Runaway Trolley, Never Coming Back | Eur Ing Dr James P. Howard II Runaway Trolley, Never Coming Back | Eur Ing Dr James P. Howard II

Dr James P. Howard, II
A Mathematician, a Different Kind of Mathematician, and a Statistician

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Runaway Trolley, Never Coming Back

The trolley problem is a relatively standard problem in ethics that arose from Phillipa Foot in 1967:

Suppose…the driver of a runaway tram which he can only steer from one narrow track on to another; five men are working on one track and one man on the other; anyone on the track he enters is bound to be killed.

The question posed is what should the driver of the runaway trolley do. The problem is complicated by the ethical and moral frameworks that surround causation. From a strictly utilitarian point of view, the analysis is straightforward: The driver should steer the trolley onto the track with one person. The single person will die, but five will be saved. This is outlined in Star Trek II: The Wrath of Khan when Spock summarizes the utilitarian stance by saying, “Logic clearly dictates that the needs of the many outweigh the needs of the few.”

But ethics and morality come into play by asking the train driver to make a decision. If the train will kill five if no action is taken, some interpret this as acceptable. While it may be, by some objective standard, better to only kill one, that requires the positive action of the driver to be the cause, a situation some find untenable. However, studies have shown that something around 9 in 10 people will make the choice to sacrifice one to save five.

There are a number of interesting variants. One of them further explores the relationship between cause and effect and the relationship to ethics. Judith Jarvis Thomson posed this question,

As before, a trolley is hurtling down a track towards five people. You are on a bridge under which it will pass, and you can stop it by putting something very heavy in front of it. As it happens, there is a very fat man next to you – your only way to stop the trolley is to push him over the bridge and onto the track, killing him to save five. Should you proceed?

In this example, many object to the situation before realizing the test is about ethics and not mechanics. And, the logic of utilitarianism still holds. It is better that five should live at the expense of one. But ethically and morally, the analysis breaks down differently because the proposed victim, the very fat man, was not really a party to the problem to begin with. Therefore, it is unreasonable to draw him into the problem now, especially as the agent of his own demise. And many agree with this reasoning, as studies have shown respondents are less likely to push the man.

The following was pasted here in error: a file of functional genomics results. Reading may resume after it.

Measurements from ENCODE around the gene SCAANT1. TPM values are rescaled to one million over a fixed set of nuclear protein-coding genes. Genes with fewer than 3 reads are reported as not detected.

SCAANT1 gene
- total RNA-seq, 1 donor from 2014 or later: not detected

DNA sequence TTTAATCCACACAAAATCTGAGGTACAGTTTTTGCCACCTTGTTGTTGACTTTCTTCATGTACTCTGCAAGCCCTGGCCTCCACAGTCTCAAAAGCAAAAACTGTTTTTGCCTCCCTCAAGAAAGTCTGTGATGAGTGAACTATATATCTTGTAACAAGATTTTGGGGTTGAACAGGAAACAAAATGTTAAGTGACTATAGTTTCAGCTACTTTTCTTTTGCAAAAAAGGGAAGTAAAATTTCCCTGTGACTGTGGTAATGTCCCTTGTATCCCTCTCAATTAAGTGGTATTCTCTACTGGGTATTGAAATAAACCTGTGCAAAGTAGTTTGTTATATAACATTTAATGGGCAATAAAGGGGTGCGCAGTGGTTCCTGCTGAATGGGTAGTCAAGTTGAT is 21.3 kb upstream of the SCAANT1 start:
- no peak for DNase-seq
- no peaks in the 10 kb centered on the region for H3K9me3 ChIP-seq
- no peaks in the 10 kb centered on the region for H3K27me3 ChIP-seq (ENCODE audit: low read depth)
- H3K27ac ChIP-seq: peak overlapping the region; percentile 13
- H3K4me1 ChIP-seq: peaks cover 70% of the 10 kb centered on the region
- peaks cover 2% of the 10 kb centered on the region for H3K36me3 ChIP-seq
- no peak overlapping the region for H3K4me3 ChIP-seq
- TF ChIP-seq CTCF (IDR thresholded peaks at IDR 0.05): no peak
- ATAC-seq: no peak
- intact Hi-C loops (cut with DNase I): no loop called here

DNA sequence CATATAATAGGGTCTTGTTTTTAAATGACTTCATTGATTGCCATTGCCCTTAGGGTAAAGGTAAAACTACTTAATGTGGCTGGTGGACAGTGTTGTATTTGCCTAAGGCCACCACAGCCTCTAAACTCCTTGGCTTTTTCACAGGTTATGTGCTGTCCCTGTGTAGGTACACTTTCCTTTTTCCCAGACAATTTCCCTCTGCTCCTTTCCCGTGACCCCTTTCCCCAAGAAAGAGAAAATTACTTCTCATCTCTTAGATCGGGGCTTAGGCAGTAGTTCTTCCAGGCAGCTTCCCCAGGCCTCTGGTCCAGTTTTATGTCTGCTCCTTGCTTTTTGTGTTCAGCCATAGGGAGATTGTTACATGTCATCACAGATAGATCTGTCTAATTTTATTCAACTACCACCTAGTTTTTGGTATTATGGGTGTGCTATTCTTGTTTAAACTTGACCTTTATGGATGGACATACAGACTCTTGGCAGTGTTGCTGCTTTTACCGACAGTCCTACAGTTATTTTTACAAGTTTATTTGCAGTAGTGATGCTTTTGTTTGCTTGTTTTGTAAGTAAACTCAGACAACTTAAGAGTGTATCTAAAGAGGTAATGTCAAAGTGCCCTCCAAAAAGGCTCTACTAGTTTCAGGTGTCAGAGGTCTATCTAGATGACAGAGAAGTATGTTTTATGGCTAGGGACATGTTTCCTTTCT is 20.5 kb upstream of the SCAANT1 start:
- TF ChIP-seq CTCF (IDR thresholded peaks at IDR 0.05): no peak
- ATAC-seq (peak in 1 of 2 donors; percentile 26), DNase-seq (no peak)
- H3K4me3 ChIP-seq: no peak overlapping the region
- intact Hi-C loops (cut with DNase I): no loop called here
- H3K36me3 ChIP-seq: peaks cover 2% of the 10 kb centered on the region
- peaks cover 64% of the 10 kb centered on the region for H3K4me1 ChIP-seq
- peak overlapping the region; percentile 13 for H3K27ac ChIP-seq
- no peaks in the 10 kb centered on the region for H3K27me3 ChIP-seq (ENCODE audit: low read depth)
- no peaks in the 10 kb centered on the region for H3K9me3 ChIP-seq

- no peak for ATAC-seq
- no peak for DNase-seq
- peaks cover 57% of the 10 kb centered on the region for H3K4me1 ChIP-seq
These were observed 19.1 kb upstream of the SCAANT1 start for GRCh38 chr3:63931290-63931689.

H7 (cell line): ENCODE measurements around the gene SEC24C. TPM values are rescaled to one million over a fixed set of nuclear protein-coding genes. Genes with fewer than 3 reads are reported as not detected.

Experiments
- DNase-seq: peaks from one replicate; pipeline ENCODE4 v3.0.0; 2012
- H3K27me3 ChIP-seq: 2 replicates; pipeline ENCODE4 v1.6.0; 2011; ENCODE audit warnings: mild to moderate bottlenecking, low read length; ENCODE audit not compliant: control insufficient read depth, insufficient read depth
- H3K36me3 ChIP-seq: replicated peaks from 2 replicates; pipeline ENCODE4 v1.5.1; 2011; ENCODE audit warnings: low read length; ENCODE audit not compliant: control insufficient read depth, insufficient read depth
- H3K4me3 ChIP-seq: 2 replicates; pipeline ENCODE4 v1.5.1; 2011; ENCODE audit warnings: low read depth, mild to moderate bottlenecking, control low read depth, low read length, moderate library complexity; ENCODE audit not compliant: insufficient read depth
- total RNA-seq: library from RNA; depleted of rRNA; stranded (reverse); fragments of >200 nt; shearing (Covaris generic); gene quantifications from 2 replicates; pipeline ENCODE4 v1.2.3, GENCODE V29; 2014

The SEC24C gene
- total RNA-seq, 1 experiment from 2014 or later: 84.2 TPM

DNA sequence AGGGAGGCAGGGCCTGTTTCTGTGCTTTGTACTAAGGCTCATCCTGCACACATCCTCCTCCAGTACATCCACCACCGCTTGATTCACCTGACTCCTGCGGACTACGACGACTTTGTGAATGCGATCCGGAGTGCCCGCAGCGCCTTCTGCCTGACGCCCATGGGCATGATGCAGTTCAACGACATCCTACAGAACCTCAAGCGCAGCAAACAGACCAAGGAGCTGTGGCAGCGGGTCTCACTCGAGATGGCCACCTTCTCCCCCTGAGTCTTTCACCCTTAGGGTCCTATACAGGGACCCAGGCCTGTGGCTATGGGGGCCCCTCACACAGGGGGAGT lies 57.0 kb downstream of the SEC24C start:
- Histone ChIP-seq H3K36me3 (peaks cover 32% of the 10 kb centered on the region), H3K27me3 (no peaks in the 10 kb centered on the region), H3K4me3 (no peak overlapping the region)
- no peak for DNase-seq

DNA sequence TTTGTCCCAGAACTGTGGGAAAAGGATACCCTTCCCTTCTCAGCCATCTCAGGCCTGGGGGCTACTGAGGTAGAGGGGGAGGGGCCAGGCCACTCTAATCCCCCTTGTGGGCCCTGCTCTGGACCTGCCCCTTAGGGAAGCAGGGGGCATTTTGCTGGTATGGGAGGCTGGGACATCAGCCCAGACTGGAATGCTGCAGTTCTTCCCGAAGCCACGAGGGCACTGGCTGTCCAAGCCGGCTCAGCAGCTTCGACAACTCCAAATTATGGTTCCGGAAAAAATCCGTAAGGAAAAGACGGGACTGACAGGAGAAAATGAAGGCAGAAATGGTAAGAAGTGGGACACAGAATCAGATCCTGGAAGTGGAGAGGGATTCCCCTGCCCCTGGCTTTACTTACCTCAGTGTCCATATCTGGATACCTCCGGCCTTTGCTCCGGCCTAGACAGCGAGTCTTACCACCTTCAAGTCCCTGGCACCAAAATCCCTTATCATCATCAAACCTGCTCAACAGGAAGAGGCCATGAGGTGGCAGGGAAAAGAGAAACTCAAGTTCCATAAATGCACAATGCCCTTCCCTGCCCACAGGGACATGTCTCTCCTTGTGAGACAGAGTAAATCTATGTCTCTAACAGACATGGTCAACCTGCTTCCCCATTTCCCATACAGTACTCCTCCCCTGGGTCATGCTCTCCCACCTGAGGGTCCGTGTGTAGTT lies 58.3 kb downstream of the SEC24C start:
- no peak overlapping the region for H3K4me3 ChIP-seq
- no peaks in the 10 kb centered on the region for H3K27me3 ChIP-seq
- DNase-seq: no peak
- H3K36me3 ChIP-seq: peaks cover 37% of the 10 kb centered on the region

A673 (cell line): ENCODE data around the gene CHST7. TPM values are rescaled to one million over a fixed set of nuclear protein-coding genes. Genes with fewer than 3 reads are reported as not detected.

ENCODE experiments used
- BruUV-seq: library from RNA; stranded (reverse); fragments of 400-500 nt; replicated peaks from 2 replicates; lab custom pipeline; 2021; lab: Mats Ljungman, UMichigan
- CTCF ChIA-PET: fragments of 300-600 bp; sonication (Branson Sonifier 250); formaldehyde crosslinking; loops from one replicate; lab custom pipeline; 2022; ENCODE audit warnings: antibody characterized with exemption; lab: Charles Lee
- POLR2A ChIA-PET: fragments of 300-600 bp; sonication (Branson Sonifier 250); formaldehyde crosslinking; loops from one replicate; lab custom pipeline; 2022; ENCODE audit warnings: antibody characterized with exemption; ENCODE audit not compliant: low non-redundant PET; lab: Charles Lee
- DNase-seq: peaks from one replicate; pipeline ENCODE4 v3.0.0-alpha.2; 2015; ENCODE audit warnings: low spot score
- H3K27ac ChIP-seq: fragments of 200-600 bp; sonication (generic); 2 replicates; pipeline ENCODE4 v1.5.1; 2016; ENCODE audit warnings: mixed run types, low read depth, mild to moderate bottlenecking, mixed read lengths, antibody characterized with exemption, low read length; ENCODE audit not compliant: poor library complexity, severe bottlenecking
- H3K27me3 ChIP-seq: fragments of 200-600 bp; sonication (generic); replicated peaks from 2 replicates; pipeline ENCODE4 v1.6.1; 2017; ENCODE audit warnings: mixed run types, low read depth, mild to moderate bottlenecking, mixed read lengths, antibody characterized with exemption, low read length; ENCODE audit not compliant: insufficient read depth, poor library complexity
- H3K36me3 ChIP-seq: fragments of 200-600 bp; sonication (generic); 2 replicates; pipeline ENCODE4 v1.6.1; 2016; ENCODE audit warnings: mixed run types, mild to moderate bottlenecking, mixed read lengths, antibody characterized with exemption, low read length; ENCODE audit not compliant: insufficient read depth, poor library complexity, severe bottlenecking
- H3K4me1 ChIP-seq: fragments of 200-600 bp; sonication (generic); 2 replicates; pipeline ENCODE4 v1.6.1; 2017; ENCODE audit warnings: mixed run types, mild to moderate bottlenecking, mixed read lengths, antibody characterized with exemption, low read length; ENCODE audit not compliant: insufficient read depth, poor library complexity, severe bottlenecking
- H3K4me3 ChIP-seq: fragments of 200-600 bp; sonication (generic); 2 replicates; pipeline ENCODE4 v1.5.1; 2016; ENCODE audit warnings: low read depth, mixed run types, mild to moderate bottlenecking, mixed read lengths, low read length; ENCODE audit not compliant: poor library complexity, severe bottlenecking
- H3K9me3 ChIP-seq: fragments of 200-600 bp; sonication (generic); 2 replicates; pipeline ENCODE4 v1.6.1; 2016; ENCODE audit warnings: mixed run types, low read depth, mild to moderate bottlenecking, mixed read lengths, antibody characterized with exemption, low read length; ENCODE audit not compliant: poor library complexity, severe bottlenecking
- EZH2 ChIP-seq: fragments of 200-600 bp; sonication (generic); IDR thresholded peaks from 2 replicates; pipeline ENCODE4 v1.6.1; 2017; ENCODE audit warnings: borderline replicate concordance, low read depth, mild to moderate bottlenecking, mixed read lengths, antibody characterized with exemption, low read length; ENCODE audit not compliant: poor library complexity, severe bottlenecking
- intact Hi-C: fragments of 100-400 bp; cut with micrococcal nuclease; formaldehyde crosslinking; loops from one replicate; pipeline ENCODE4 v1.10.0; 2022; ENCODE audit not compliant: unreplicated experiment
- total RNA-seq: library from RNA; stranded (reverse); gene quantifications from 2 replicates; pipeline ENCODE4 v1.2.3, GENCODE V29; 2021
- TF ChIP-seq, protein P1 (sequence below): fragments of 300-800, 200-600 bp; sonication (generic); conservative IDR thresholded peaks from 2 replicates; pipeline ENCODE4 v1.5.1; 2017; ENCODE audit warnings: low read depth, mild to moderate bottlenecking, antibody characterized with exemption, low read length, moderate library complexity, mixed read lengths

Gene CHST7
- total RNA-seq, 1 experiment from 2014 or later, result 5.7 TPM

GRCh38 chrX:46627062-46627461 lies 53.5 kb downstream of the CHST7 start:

These dilemmas, which are dilemmas, unlike the Monty Hall problem, present a different aspect of the challenge of risk assessment, and estimating cost. In each case, due to the problem set up, death is certain, so making a decision should be straightforward. However, the original trolley problem and Thomson’s variant, plus many others, show the distinction between the straightforward utilitarian analysis and the results of ethical and moral thinking. Questions about this type of ethical dilemma date back to at least the 13th Century when Thomas Aquinas proposed the doctrine of double effect. In his analysis, it acceptable to cause harm for the benefit of others, provided the harm is not the intended effect.

In addition, these are not mere abstract problems. The ideas underlying this turn up in governmental decision processes, known as public choice theory. One important decision rule focuses on Pareto efficiency. A solution is considered Pareto efficient if someone is made better off without making anyone worse off. That is a surprisingly difficult bar to clear and a lesser standard is the Kaldor-Hicks criterion, wherein those who are made better off compensate those who are made worse off.

Looking forward, these questions are coming up in the context of driverless cars. A car driving must make decisions about changing lanes and turning and when to do that. While driverless cars are have an incredible safety record, it may come to pass that a driverless car is forced into no-win situation and risk its own occupants or the occupants of another car.1 It is important to recognize there is no correct answer to the trolley problem. It is a thought experiment designed to elicit critical thinking. If you encounter it in the real world, the correct result is whatever you can live with. However, seeing it come up in other contexts show where subtle variants can create interesting solutions that are distinct from each other.

Image by Mike Knell / Wikimedia Commons.

  1. Also, yes, Star Trek II again.